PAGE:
Government layoffs, service cuts start as coronavirus guts Michigan budgets

Detroit Mayor Mike Duggan, citing an estimated $348 million budget hole for the state’s largest city, on Tuesday announced plans to lay off 200 part-time workers, cut hours for 2,200 full-time employees, freeze planned pay increases and cut top official salaries by 5 percent.

LANSING — Local governments across Michigan are beginning to lay off and furlough workers as they brace for a “perfect storm” of increased spending demands and revenue shortfalls resulting from the coronavirus pandemic that has ground the state economy to a halt. 

Detroit Mayor Mike Duggan, citing an estimated $348 million budget hole in Michigan’s largest city, on Tuesday announced plans to lay off 200 part-time workers, cut hours for 2,200 full-time employees, freeze planned pay increases and cut top official salaries by 5 percent. 

“We’re going to see some cuts to services,” Duggan warned residents, noting plans to delay local road repairs, close recreation centers and pause blight removal efforts. “You can’t cut $348 million and not have it affect you … that’s the truth. These are painful cuts.”

Detroit is unique in that it is one of 24 Michigan cities with state authority to assess a local income tax and is heavily dependent on tax revenue from its three casinos, which were forced to close last month under order of Gov. Gretchen Whitmer. But other Michigan cities like East Lansing, Madison Heights and Clawson have also reduced staff in recent weeks. 

Across the country, more than 2,100 cities are anticipating major budget shortfalls this year, according to a recent survey by the National League of Cities that points to expected layoffs, furloughs and local service cuts. Detroit is not planning cuts to police or fire, but more than half of the local governments surveyed said their budget crunch will impact public safety.  

Michigan could face longer and deeper cuts than other parts of the country because the state’s “system for funding local governments is broken,” said Tom Ivacko, associate director of the Center for Local, State and Urban Policy at the University of Michigan. 

“We’ve known this for a good long time now, and we’re going to pay the price for it now probably more than ever if this pandemic and the economic shutdown lasts too long.”

Michigan local governments have few options to generate revenue on their own — they cannot assess a local sales tax or quickly recover from property tax losses, for instance — making them reliant on the largesse of the state. But state government is facing its own projected budget shortfall of up to $3 billion this fiscal year and up to $4 billion in 2021.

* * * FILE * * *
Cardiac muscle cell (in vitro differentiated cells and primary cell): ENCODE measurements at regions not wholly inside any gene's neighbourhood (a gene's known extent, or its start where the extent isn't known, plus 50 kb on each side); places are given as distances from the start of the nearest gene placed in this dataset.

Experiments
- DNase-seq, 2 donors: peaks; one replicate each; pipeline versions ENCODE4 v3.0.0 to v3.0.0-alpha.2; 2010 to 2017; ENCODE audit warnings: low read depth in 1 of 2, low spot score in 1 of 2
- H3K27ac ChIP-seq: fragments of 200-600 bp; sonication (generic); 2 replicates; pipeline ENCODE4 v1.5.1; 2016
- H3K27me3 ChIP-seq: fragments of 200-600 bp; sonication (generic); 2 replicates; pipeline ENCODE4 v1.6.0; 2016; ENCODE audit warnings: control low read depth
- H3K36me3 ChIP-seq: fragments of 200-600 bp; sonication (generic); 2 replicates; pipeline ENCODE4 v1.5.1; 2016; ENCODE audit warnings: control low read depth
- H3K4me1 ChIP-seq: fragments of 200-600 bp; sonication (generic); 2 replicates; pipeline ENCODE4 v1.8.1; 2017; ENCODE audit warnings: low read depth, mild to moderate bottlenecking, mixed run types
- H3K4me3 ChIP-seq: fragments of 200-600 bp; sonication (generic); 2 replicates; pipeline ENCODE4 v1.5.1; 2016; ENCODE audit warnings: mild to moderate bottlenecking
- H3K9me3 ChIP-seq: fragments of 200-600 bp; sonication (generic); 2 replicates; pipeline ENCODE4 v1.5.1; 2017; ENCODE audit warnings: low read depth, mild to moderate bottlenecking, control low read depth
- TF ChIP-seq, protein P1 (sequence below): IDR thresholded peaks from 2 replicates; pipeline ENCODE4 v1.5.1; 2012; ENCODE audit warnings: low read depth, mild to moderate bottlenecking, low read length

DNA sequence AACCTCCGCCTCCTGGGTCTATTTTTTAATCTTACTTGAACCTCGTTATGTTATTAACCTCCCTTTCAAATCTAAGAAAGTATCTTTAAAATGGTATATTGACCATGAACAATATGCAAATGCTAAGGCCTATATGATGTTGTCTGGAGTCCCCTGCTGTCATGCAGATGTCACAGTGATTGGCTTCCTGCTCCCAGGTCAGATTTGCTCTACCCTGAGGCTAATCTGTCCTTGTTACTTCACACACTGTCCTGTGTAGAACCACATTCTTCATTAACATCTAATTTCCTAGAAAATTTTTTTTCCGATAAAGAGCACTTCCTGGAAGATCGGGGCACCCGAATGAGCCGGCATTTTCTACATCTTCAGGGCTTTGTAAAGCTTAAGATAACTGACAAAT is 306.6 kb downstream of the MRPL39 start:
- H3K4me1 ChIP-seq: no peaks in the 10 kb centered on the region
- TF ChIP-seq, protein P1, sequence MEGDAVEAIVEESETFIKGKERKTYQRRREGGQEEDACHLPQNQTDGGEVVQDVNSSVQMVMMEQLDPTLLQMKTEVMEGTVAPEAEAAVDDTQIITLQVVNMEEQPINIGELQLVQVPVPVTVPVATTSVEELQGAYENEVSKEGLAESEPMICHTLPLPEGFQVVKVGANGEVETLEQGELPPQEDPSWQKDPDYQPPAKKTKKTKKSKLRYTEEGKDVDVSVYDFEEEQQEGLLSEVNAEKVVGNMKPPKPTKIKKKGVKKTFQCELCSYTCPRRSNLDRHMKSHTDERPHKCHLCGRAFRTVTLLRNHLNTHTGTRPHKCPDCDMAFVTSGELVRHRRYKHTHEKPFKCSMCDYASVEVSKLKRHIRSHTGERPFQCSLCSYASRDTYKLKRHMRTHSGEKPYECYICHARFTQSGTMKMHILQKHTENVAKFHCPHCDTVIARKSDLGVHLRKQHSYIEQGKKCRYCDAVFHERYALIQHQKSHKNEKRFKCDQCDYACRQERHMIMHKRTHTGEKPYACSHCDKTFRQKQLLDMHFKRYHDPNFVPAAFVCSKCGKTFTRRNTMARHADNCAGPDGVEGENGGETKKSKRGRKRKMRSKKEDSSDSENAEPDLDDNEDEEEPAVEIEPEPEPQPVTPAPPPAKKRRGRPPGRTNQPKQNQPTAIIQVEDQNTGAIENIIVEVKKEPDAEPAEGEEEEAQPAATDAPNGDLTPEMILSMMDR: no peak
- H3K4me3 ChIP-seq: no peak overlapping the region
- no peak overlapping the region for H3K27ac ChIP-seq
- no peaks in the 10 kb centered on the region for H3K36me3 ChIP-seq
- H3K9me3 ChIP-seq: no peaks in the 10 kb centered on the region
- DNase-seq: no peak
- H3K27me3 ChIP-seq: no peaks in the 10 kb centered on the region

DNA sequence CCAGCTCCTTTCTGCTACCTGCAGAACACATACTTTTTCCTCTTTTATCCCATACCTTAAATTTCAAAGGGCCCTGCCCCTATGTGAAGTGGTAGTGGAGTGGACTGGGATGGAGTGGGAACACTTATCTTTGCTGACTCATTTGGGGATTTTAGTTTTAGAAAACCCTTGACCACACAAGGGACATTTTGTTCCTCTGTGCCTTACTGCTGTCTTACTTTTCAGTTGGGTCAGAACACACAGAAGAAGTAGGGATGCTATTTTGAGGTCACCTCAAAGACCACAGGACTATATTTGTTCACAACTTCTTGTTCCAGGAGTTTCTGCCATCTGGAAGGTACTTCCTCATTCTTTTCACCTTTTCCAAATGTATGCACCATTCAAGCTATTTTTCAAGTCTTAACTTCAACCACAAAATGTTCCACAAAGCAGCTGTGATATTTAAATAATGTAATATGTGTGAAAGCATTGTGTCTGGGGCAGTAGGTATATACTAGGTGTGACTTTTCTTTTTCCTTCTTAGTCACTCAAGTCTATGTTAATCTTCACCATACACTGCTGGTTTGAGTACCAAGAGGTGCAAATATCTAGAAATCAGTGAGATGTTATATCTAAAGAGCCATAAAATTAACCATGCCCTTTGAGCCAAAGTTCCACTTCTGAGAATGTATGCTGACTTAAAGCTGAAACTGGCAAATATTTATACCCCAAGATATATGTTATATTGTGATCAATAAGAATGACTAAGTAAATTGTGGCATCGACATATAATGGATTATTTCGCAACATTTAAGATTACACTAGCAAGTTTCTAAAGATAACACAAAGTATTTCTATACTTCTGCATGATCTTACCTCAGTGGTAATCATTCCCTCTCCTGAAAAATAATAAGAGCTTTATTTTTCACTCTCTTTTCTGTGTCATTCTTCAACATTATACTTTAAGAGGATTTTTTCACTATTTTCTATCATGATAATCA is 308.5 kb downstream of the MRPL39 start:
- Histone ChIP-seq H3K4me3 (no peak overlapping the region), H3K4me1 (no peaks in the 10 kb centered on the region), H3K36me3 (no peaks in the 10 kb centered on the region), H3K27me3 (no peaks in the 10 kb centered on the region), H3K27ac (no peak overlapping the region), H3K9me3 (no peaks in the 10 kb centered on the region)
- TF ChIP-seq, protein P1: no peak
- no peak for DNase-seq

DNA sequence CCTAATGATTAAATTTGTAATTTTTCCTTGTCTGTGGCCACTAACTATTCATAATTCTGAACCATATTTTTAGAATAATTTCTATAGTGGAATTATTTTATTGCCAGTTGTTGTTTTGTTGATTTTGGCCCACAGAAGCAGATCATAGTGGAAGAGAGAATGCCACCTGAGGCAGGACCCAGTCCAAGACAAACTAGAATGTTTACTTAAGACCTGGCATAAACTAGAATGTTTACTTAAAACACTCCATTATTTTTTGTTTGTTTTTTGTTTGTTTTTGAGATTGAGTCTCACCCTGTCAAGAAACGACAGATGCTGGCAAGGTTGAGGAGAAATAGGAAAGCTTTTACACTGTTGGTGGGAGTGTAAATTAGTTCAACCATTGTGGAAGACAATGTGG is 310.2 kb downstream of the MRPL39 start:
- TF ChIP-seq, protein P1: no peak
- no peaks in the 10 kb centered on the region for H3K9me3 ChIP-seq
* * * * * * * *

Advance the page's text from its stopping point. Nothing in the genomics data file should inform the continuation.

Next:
Cities and townships face a daunting challenge as they divert budgeted funds to buy safety equipment for first responders and increase services for vulnerable populations while bracing for sharp revenue losses, said Roseville City Manager Scott Adkins. 

“We’re facing this perfect storm in an imperfect way,” Adkins said Tuesday in a press call with U.S. Rep. Andy Levin, D-Bloomfield Township, who is pushing for local government aid in Congress.  “We are in uncharted water at this time.” 

Madison Heights City Manager Melissa Marsh said her city has already furloughed “many non-essential employees” and has nowhere left to cut except for “key services our residents depend on for their well-being.”

“At a human level, the biggest loser at the end of the day is going to be our residents,” she said.

Federal rescue sought

The $2 trillion federal rescue package signed by President Donald Trump on March 27 included $150 billion for state and local governments. Michigan is getting about $3.8 billion, but only $800,000 is earmarked for locals, said state budget department spokesman Kurt Weiss. 

Under the law, the funds can only go to local governments with at least 500,000 residents, meaning Detroit and the state’s four largest counties: Wayne, Oakland, Macomb and Kent. It also appears the federal dollars can only be used to cover new costs resulting from the public health crisis, not to fill budget holes created by the ensuing economic disaster. 

“That really is a problem,” Levin said, noting that even larger metropolitan areas like Flint will not qualify for the initial aide. He’s co-sponsored bipartisan legislation that would provide another $250 billion in aid to cities and counties with populations of less than 500,000 residents. “We know local governments need all the help they can get right now.”